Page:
U.S. Bank, PNC, and all but the biggest U.S. megabanks are set to win regulatory relief, as the Federal Reserve moved Wednesday to ease post-crisis rules and regulations.

Though Wednesday’s action was in response to a new law passed by Congress, the Fed used its discretionary authority to propose further changes for several major regional banks.

Most of the Fed’s leadership, including Fed Chairman Jerome Powell and Fed Vice-Chair for Supervision Randal Quarles, who also led writing of the new rules, approved of the planned changes in a vote by the central bank's Board of Governors.

"With these proposals, banking organizations will see reduced regulatory complexity and easier compliance with no material decline in the strength of the U.S. banking system," Quarles said in prepared remarks.

Fed Governor Lael Brainard, an Obama appointee, was the lone voice of dissent. She argued that the rule changes would unnecessarily exceed the parameters set by Congress earlier this year, and could increase risks of another financial crisis and bank bailout.

"This raises the risk that taxpayers will again be on the hook,” she said.

The new regulatory law that the Fed is working to implement is the largest rewrite of financial regulations since the 2010 Dodd-Frank law passed as a reaction to the 2008 financial crisis.

The regulatory relief law, primarily written by Senate Banking Committee Chairman Mike Crapo R-Id., and signed by President Trump in May, mandated changes to rules for banks considered regional, of up to $250 billion in total assets, but not banks whose potential failure could throw the global financial system into another crisis.

The Fed’s move, if it goes through as planned, would provide lighter regulations for major banks like Capital One and U.S. Bank that are among the top 10 largest banks in the country, but don’t have the international reach nor same level of operational complexity as the top six largest banks in the U.S.

The changes represent an effort by Trump-appointed financial regulators to aim regulations more at the activities banks and other large financial institutions engage in, rather than at the business entities themselves. Most Democrats, as well as proponents of stricter financial regulations, remain skeptical of that effort. Much of the disagreement boils down to a difference of opinion over how much cash and other assets that can be easily liquidated banks should be required to hold in order to weather a crisis.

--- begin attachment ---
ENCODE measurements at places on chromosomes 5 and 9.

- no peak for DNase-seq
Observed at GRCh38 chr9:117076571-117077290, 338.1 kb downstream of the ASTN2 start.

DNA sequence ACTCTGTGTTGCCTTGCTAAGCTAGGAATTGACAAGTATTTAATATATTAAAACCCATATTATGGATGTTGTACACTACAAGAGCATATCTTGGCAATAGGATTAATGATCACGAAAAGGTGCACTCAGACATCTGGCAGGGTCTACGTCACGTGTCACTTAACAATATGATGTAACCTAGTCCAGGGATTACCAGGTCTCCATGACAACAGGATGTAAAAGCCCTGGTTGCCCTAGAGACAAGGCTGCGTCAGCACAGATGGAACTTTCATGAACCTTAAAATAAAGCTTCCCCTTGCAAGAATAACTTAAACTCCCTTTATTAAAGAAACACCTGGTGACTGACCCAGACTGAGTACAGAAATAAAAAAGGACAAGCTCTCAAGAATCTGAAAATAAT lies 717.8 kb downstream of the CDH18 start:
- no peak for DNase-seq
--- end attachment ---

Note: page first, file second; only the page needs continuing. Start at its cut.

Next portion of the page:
Better Markets, a nonprofit aimed at stronger financial rules, blasted the changes.

"Today’s actions by the Fed are as unjustified as they are unwise,” said Dennis Kelleher, president and CEO of the group, in a statement. “Deregulating some of the largest banks in the country will make the financial system less safe, less stable and less protected from another crash."

In addition to changing its own rules for banks, the Fed board voted to move ahead on joint proposals with the other federal banking regulators charged with ensuring the safety and soundness of the financial system.

The new rules create four new tiers of regulation for major financial firms.

The first tier is banks with more $250 billion in assets, or those of $100 billion that have more complicated, potentially riskier business models than their peers. Those banks get more tailored, lighter regulations.

Wednesday’s proposal also includes changes meant to make business easier for most banks under $250 billion. Those companies will no longer have to meet certain requirements for liquidity and mandated financial ‘stress tests,’ which gauge how they would perform in a crisis. Companies can continue stress-testing themselves, but don’t have to publicly disclose the results.

The Fed said that regulations for banks with substantial international operations or economic impact of the size that their failure could threaten the global financial system will remain largely unchanged, but set a new asset threshold of $700 billion and above for its third most-stringent tier of regulations. That allows significant room to grow for banks above $250 billion in total assets, the largest of which is U.S. Bank, at $464 billion in total assets.

Foreign banks operating in the U.S. will not see any changes from Wednesday’s proposal, but the Fed promised a rulemaking aimed at them in the near future.

The Fed’s new draft rules are available for public comment; the Fed and other bank regulators will likely finalize them early next year, though it may make some changes based on feedback.